British scientists have found two flawed genes that could triple the risk of developing bowel cancer, one of the deadliest forms of the diseases.
The breakthrough, signaled in a report published in Nature Genetics Sunday, will hasten the search to find new ways of treating and even preventing the illness.
Researchers said in the report that the risk of bowel cancer is small when only these two genes are present. But if both these and two other high-risk genetic variants identified earlier are present, a person might have a two- to three-fold increased risk of the cancer.
Professor Ian Tomlinson, joint lead researcher at Cancer Research UK’s London Research Institute, said: “We’re delighted to have taken our research forward to pin down genes that influence a person’s risk of developing bowel cancer.”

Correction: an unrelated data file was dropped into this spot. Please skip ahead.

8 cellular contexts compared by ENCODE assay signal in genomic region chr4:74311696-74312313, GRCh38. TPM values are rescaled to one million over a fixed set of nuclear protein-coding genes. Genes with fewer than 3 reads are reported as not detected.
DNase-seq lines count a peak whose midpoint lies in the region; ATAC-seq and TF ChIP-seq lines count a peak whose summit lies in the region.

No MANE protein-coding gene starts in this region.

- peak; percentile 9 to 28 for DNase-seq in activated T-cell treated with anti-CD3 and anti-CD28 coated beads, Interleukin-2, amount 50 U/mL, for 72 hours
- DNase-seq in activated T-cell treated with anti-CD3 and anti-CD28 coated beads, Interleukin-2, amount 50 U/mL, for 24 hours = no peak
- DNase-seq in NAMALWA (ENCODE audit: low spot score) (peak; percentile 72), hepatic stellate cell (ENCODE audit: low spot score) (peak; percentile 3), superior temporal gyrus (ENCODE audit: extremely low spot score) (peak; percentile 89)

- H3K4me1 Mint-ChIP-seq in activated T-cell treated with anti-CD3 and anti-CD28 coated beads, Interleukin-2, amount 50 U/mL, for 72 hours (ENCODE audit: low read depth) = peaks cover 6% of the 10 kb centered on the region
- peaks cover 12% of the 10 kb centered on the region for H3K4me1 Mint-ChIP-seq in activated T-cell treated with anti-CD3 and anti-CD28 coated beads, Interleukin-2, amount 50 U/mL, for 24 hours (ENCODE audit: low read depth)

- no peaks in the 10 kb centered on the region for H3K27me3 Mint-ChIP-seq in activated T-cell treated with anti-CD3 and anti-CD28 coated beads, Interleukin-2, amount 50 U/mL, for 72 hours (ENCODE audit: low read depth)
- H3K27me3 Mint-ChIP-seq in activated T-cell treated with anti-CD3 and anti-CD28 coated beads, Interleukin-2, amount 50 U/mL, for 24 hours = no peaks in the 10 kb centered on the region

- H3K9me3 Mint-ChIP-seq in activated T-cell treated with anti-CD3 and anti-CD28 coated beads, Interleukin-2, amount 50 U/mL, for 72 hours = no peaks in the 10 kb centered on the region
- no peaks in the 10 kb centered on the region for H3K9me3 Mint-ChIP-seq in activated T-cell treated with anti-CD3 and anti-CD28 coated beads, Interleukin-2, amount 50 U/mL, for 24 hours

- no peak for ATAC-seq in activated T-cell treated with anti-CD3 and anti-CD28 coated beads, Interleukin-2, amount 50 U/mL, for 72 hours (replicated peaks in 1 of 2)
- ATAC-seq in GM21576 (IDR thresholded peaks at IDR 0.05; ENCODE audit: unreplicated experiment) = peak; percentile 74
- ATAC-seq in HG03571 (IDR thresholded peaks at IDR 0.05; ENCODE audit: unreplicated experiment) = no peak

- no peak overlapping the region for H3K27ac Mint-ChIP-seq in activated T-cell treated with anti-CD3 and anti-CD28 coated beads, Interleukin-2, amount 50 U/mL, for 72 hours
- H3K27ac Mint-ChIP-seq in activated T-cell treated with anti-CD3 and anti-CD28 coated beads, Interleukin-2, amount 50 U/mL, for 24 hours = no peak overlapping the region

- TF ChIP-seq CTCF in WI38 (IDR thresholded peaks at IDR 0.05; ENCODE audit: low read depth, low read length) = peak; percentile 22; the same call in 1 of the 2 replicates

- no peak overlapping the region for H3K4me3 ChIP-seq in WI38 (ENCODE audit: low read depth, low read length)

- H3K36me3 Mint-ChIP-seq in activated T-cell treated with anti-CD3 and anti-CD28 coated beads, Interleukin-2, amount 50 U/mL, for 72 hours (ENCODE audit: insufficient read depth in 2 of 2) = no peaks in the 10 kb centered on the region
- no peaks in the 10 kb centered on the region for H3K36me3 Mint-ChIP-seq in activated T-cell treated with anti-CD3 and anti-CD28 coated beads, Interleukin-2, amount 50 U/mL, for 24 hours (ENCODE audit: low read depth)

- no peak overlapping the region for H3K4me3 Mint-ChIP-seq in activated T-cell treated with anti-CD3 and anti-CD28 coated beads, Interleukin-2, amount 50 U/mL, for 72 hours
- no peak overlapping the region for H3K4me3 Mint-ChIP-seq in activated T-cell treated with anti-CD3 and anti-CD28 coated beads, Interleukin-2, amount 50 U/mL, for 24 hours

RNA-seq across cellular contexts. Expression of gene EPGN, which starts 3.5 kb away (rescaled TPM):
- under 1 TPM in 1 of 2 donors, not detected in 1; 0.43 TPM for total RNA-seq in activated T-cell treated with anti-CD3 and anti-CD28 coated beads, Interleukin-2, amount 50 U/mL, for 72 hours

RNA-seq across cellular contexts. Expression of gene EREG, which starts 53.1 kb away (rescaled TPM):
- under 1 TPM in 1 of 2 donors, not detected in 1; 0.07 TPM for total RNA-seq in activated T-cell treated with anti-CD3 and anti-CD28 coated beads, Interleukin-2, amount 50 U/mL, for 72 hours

The two sections of flawed DNA are thought to be common and linked to around 15 percent of bowel cancers cases a year in Britain.
It is reported that men have a one in 20 chance of developing the disease in their lifetime, while for women, the risk is one in 18.
Bowel cancer is the third most common cancer in Britain, with 35,000 people diagnosed with it every year, of whom 16,000 die.
The two rogue stretches, which have not been given names, were found after researchers scrutinized the DNA of 15,000 people. These were mainly Britons, and more than half had bowel cancer.
“Discoveries like this will improve our understanding of cancer and help us to develop targeted screening and treatment for people at increased risk of the disease,” said Dr. Lesley Walker, of Cancer Research UK.
“We hope that step by step we are coming closer to some form of screening.
“By identifying the genes responsible for the disease we would also be able to develop treatment specific to people with that genetic make-up,” said Walker.